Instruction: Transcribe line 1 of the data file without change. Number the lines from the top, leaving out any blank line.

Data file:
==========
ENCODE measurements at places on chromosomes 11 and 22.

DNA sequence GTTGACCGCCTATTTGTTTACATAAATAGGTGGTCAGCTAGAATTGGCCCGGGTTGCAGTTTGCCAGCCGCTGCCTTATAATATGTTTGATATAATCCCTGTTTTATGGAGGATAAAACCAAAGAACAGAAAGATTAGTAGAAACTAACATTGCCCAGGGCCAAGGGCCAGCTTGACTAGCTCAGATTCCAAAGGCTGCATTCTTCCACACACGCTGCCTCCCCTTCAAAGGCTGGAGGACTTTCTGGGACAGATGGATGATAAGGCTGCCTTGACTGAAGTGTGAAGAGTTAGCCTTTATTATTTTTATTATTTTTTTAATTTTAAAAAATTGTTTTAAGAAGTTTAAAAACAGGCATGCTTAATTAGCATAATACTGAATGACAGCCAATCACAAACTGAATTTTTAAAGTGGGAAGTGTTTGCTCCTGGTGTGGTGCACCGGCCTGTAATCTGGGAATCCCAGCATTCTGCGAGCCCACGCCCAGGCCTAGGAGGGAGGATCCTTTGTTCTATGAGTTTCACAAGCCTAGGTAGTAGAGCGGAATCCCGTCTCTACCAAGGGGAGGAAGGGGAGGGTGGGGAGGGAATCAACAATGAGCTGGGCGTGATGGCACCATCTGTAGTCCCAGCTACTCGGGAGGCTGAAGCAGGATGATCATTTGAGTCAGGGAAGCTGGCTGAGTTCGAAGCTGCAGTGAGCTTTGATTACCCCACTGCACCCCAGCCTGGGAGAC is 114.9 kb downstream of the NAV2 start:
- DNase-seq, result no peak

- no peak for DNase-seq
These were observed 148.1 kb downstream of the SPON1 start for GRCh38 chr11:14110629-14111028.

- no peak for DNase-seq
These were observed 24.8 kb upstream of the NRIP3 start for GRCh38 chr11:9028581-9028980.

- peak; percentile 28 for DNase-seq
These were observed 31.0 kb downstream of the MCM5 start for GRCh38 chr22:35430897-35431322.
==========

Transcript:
ENCODE measurements at places on chromosomes 11 and 22.